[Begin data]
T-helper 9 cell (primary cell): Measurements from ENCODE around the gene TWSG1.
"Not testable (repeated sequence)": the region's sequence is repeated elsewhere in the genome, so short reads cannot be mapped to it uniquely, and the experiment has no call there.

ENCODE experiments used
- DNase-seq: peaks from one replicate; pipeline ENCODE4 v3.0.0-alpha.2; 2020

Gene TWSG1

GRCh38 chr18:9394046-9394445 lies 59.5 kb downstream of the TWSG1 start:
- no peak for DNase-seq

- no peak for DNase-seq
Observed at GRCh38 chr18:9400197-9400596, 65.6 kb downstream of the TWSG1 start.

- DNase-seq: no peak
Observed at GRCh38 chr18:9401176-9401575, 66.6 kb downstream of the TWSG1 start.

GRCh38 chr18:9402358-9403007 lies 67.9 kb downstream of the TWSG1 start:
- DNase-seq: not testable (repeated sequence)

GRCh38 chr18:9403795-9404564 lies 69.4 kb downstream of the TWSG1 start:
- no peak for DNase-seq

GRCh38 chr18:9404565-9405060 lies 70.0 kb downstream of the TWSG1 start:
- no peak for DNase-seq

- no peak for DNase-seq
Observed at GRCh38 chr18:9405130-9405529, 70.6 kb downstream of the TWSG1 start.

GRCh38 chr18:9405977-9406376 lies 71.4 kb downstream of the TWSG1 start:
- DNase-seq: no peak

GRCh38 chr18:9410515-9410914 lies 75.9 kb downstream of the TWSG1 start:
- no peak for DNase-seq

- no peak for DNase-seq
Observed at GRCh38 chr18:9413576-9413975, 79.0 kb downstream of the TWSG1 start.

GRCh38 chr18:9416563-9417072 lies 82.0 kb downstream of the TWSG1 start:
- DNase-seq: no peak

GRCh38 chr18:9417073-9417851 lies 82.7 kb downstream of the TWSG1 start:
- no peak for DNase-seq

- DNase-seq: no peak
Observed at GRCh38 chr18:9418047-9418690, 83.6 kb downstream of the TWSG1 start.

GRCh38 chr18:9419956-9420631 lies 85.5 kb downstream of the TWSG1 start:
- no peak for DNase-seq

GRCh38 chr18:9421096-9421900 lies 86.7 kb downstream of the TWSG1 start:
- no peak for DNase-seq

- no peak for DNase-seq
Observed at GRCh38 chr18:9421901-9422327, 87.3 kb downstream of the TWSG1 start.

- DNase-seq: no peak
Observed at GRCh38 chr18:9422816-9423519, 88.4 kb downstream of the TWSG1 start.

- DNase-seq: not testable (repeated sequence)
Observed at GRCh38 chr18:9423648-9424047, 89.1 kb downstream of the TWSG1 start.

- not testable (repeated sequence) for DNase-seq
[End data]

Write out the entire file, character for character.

T-helper 9 cell (primary cell): Measurements from ENCODE around the gene TWSG1.
"Not testable (repeated sequence)": the region's sequence is repeated elsewhere in the genome, so short reads cannot be mapped to it uniquely, and the experiment has no call there.

ENCODE experiments used
- DNase-seq: peaks from one replicate; pipeline ENCODE4 v3.0.0-alpha.2; 2020

Gene TWSG1

GRCh38 chr18:9394046-9394445 lies 59.5 kb downstream of the TWSG1 start:
- no peak for DNase-seq

- no peak for DNase-seq
Observed at GRCh38 chr18:9400197-9400596, 65.6 kb downstream of the TWSG1 start.

- DNase-seq: no peak
Observed at GRCh38 chr18:9401176-9401575, 66.6 kb downstream of the TWSG1 start.

GRCh38 chr18:9402358-9403007 lies 67.9 kb downstream of the TWSG1 start:
- DNase-seq: not testable (repeated sequence)

GRCh38 chr18:9403795-9404564 lies 69.4 kb downstream of the TWSG1 start:
- no peak for DNase-seq

GRCh38 chr18:9404565-9405060 lies 70.0 kb downstream of the TWSG1 start:
- no peak for DNase-seq

- no peak for DNase-seq
Observed at GRCh38 chr18:9405130-9405529, 70.6 kb downstream of the TWSG1 start.

GRCh38 chr18:9405977-9406376 lies 71.4 kb downstream of the TWSG1 start:
- DNase-seq: no peak

GRCh38 chr18:9410515-9410914 lies 75.9 kb downstream of the TWSG1 start:
- no peak for DNase-seq

- no peak for DNase-seq
Observed at GRCh38 chr18:9413576-9413975, 79.0 kb downstream of the TWSG1 start.

GRCh38 chr18:9416563-9417072 lies 82.0 kb downstream of the TWSG1 start:
- DNase-seq: no peak

GRCh38 chr18:9417073-9417851 lies 82.7 kb downstream of the TWSG1 start:
- no peak for DNase-seq

- DNase-seq: no peak
Observed at GRCh38 chr18:9418047-9418690, 83.6 kb downstream of the TWSG1 start.

GRCh38 chr18:9419956-9420631 lies 85.5 kb downstream of the TWSG1 start:
- no peak for DNase-seq

GRCh38 chr18:9421096-9421900 lies 86.7 kb downstream of the TWSG1 start:
- no peak for DNase-seq

- no peak for DNase-seq
Observed at GRCh38 chr18:9421901-9422327, 87.3 kb downstream of the TWSG1 start.

- DNase-seq: no peak
Observed at GRCh38 chr18:9422816-9423519, 88.4 kb downstream of the TWSG1 start.

- DNase-seq: not testable (repeated sequence)
Observed at GRCh38 chr18:9423648-9424047, 89.1 kb downstream of the TWSG1 start.

- not testable (repeated sequence) for DNase-seq